# Counting numbers with 3 dice

Yesterday I saw a pair of calendar dice that can be rotated and swapped to show all days of a month between 01 and 31. The dice have a digit painted on each face.

• First die: [0, 1, 2, 3, 4, 5]
• Second die: [0, 1, 2, 6, 7, 8].

The trick is that one of the faces can be rotated to show a 6 or a 9 as required. With those dice one can also display the number 32. This is the last number that can be reached if we start counting from 01. Even though larger numbers like 42 are possible, there are gaps between 32 and 42 that cannot be represented with those two dice, so we can only count up to 32.

## Problem

If we were given three dice to count numbers in zero-padded three-digit format starting from 001 and counting up by 1, what would be the largest countable number? How would the dice have to look like?

• What numbers are in these dice? Nov 23, 2014 at 12:20
• @warspyking One digit per face, like in the calendar example. There's basically no difference between 6 and 9. The puzzle is about finding out an optimal arrangement. Nov 23, 2014 at 12:29
• I know it's late and you've accepted the first answer posted, but you did not restrict the number of faces on the dice... you can count much higher on 20 sided dice than on 6 sided dice...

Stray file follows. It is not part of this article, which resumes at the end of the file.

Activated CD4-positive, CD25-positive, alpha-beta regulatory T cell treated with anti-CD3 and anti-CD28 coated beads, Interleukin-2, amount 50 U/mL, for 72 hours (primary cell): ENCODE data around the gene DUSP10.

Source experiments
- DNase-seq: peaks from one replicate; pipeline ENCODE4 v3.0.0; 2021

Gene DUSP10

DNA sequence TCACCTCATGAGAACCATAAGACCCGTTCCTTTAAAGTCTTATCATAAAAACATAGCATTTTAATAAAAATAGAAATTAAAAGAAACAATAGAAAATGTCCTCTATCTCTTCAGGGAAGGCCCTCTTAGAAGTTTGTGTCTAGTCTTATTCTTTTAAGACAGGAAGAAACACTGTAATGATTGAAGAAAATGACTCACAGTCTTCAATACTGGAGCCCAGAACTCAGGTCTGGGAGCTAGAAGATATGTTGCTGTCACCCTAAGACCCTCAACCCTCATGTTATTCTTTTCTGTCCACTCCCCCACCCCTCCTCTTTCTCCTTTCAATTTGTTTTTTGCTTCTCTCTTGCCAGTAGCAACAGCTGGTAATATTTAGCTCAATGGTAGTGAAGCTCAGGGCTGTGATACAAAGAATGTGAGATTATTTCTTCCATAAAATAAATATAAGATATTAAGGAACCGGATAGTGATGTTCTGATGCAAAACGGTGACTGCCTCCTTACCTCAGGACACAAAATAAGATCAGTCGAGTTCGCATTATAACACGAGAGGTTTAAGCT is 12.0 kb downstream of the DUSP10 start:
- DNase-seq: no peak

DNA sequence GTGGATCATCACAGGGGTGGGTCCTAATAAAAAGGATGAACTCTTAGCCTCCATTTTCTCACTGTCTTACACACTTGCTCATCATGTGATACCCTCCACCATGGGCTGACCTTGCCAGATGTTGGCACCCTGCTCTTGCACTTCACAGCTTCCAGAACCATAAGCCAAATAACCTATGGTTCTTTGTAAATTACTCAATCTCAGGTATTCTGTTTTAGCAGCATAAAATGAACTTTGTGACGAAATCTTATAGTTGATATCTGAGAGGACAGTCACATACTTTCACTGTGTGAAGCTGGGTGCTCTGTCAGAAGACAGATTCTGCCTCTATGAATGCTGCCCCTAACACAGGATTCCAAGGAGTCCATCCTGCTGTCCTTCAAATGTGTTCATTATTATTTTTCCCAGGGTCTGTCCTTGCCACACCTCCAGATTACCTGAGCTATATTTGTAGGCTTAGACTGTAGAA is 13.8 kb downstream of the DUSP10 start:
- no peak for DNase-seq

– atk
Nov 23, 2014 at 15:49

First, each die must have a 0 face. We can see this by noting that we need two 0s to make 001, and a third die with {1,2,3,4,5,6} only gets us to 006.

Having this fact, we need 1-8 at least once on some face to reach 010. It doesn't matter (yet) where these are - there are always two other 0s to allow 00x, no matter where x is. If we want to get to 011, we need a second 1 on a different die to the first 1. Similarly for all other numbers, we find that we cannot have a full set of two of each number 1-8 (requires 16 faces) because 3 dice with one face already assigned, leaving us only 15 faces free.

Dropping the highest number, we need 15 faces to reach 087 if we can arrange them suitably.

{0,1,2,3,4,5} {0,1,2,3,6,7} {0,4,5,6,7,8}

Will suffice, though there should be many other suitable arrangements.

• +1 I brute-forced it. 87 is correct and I found the same dice pattern. Nov 23, 2014 at 12:56
• Fun fact, there were 84 possible dice and 102340 ways we could combine them Nov 23, 2014 at 13:01

AMBIGRAMS. Ambigrams are dope. The 6 on this die is a simple one - upside down, it looks like a 9, as a six is wont to do. To get higher than 87, we need more of these.

BEHOLD!

If we add more ambigrams, we can fit more numbers. The first is either a 4 or a 7, and the second a 2 or 3, depending on orientation. So, consider these dice:

[0, 1, 2/3, 4/7, 5, 6/9] [0, 1, 2/3, 4/7, 5, 8] [1, 2/3, 4/7, 5, 6/9, 8]

This set will get you all the way up to 665.

Alternately, you could introduce one more ambigram. I'm a frankly terrible artist, but if one could render one more pair of numbers as one, then all ten digits will fit on each die, allowing you to reach 999!